Related themes in Bed are enclosure and interiority, which take shape within the context of pregnancy. In “The Witching Hour,” Metzger writes of birth, “They handed him / out of my body // onto my body”; the womb is an enclosed chamber that the infant must eventually exit — for the first and last time — through birth. The spatial and emotional complexity of this experience is further explored in “Desire,” in the gut punch couplet, “The children left me. / You say they came.” Giving birth is an act of creation, but too, there is loss or grief in the transition from sharing a single body to becoming individuated. As Metzger puts it: “What could you possibly do for my body / when I am in two // separate rooms, / breathing?”
Though Bed is in part about the intimacies of motherhood and marriage, there is a lingering sense of isolation and disjunction. Intimacy, as an interpersonal project, requires one to reveal one’s inmost self to another, which can be a struggle to fully express. One of the primary functions of poetry is to convey inner experience that is lost in conventional or straightforward speech. In an interview published in The Rumpus about her debut collection The Spirit Papers, which shares several themes with Bed, Metzger says,
The more one knows another, the more curiosity is piqued, the more unknown is born — and this mirage is the engine, the abyss (and bridge) of every kind of relationship. It’s a perfect uncertainty, an emotional petri dish and a linguistic one. What can we do but babble and hope for echoes and sense, communication and communion? I’d call that poetry.
Poetry utilizes techniques often neglected in everyday language: patterns of rhythm and sound, stress and intonation, rhyme and tone, all of which evoke meaning without stating it outright. Still, language often fails, and herein lies the essential conundrum of human relation. As the final lines of the final poem “On a Clear Night” read, “No matter how much I tell you / there is as much I cannot tell you.” That is, even if one attempts to narrate every millisecond of interior thought and sensation, there will always be something omitted, elided, unspoken. However, the hermetic position of the other is also cherished, as shown in “Marriage.” Metzger writes, “You want to know what I actually love? / It is the mind I don’t have access to,” whether that be one’s own subconscious mind, the mind of the pre-verbal child, or the mind of one who has passed away.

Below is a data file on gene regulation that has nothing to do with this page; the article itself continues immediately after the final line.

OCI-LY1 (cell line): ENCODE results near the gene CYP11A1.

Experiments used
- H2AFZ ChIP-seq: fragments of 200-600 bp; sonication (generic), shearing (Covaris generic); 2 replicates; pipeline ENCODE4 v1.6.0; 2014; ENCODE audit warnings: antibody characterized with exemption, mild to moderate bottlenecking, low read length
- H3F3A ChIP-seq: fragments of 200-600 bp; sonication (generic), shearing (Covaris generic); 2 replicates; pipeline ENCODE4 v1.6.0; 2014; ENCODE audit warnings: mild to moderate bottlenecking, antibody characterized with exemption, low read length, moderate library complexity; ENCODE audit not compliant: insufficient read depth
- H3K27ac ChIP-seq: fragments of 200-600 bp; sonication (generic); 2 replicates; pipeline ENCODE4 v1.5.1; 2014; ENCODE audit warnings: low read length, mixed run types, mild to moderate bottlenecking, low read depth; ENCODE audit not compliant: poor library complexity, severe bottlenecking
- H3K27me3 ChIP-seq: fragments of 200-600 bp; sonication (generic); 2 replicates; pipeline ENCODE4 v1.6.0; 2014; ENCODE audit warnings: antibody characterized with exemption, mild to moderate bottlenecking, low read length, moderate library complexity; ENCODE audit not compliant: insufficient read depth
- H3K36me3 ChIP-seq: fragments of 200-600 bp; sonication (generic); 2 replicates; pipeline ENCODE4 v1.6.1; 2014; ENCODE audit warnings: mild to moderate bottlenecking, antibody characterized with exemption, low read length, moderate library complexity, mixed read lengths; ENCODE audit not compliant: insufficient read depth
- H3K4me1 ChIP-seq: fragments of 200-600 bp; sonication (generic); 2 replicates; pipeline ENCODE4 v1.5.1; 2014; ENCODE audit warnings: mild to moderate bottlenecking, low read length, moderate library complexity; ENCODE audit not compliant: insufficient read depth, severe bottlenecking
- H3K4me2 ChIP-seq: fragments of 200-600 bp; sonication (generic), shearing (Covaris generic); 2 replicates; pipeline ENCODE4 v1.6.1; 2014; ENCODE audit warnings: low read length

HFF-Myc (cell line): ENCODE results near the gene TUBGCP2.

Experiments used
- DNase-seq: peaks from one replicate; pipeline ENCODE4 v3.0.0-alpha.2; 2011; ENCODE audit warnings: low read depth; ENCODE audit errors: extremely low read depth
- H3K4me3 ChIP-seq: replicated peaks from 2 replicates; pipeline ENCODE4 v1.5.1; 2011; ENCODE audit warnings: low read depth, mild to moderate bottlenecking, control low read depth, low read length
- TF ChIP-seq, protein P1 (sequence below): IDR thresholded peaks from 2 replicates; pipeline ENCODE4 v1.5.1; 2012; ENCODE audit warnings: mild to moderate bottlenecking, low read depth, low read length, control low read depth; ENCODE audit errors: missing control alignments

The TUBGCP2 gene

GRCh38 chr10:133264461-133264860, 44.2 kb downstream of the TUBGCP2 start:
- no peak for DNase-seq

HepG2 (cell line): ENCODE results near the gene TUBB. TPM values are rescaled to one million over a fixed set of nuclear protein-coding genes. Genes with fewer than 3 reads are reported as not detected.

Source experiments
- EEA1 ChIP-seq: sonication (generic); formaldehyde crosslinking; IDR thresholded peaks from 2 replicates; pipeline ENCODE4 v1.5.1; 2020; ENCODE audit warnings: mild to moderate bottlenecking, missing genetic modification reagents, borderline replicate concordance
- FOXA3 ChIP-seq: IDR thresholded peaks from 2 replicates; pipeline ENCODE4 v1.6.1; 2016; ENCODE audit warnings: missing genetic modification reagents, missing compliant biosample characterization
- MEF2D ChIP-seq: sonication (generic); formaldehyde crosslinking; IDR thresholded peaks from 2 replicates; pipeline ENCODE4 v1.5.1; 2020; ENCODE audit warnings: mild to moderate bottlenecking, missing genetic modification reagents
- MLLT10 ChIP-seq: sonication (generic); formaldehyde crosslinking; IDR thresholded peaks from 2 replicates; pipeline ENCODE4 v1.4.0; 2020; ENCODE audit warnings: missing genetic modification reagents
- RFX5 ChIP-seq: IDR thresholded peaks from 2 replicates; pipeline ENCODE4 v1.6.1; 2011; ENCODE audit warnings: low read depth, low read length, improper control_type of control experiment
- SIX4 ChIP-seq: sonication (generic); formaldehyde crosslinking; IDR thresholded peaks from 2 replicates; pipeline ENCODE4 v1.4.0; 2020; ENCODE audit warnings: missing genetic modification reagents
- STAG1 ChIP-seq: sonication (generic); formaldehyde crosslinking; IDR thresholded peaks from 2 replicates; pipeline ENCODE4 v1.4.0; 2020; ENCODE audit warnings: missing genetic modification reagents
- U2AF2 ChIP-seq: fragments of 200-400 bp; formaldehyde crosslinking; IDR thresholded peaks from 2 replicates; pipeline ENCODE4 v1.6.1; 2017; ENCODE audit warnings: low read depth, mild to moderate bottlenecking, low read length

The poem “You’ve Been on Earth So Long Already” opens with a similarly fervent wish: “All my life all I’ve wanted was to be myself / and someone else. Not theirs but them.” This is the vexing kernel of alienation at the heart of intimate affinity: though one may broach increasing degrees of closeness, one is forever alongside the other, not within. Perhaps this fact is why many of the poems in Bed address a “you” that is shifting and blurry. At different moments, “you” refers to the child, the beloved, the mourned. These relationships bleed into one another, but what remains solid is the “I” throughout, grounding the poems in a singular mindset.
The poems of Bed “use language to get beyond language” (The Rumpus) through deliberate lyricism and idiosyncratic spirituality. Metzger, by “flipping open the dictionary of myself,” generates a private lexicon to crack open the painful devotions of love and grief. The bed serves as a vantage point, a site of deep self-knowledge, and a realm of attentive care. From the perspective of one who is bedridden, riding the bed like the slowest chariot, Metzger urges the reader:
Ride the hard part,
that is the good part as many holy animals
must know and let go of,
everyone is still barely alive.
Clare Lilliston received an MFA in Creative Writing from Mills College, where they were a Community Engagement Fellow. Clare is one quarter of the writing and thinking collective Sundae Theory. Clare has work published in The Encyclopedia Project, May Day Press, MARY: A Journal of New Writing, sPARKLE & bLINK, BOMB Magazine, Cleveland Review of Books, and The Tiny.